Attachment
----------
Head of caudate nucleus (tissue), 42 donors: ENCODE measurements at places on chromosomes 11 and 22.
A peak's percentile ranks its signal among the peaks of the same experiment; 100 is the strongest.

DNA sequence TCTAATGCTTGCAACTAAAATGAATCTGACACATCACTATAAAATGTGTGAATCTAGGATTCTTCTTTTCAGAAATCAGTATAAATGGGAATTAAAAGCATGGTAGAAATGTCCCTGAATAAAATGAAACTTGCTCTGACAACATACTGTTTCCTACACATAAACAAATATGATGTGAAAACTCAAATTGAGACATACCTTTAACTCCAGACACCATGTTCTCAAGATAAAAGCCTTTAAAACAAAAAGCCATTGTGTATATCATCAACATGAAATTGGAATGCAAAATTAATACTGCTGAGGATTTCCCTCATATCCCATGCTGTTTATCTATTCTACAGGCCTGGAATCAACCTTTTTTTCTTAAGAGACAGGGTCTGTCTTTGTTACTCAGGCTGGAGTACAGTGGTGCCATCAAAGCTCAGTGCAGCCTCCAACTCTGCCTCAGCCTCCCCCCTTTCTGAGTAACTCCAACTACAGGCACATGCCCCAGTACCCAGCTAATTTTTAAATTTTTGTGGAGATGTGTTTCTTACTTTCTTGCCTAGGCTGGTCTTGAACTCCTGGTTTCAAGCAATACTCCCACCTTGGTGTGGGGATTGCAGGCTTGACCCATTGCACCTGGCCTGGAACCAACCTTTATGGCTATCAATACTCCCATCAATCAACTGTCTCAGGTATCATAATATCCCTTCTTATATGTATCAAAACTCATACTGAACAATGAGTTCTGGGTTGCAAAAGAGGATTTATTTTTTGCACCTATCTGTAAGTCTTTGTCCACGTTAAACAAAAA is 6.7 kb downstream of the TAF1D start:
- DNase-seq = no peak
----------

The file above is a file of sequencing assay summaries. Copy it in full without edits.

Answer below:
Head of caudate nucleus (tissue), 42 donors: ENCODE measurements at places on chromosomes 11 and 22.
A peak's percentile ranks its signal among the peaks of the same experiment; 100 is the strongest.

DNA sequence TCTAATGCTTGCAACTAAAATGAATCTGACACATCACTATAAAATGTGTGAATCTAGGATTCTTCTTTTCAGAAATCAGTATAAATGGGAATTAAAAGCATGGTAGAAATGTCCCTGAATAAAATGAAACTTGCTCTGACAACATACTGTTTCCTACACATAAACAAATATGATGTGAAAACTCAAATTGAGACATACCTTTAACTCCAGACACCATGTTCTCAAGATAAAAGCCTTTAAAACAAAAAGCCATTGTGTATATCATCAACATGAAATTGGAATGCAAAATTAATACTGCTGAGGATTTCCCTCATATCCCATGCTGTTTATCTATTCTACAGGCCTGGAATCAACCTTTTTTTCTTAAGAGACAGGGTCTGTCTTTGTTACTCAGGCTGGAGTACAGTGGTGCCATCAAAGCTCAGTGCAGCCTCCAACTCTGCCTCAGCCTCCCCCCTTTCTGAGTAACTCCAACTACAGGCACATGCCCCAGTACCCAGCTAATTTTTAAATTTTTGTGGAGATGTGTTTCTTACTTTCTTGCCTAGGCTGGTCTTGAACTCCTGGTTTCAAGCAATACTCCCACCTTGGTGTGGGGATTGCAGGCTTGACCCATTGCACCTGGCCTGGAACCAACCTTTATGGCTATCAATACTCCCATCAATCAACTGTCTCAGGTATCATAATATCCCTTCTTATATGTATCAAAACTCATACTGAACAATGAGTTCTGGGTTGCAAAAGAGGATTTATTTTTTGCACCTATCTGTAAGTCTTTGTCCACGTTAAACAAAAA is 6.7 kb downstream of the TAF1D start:
- DNase-seq = no peak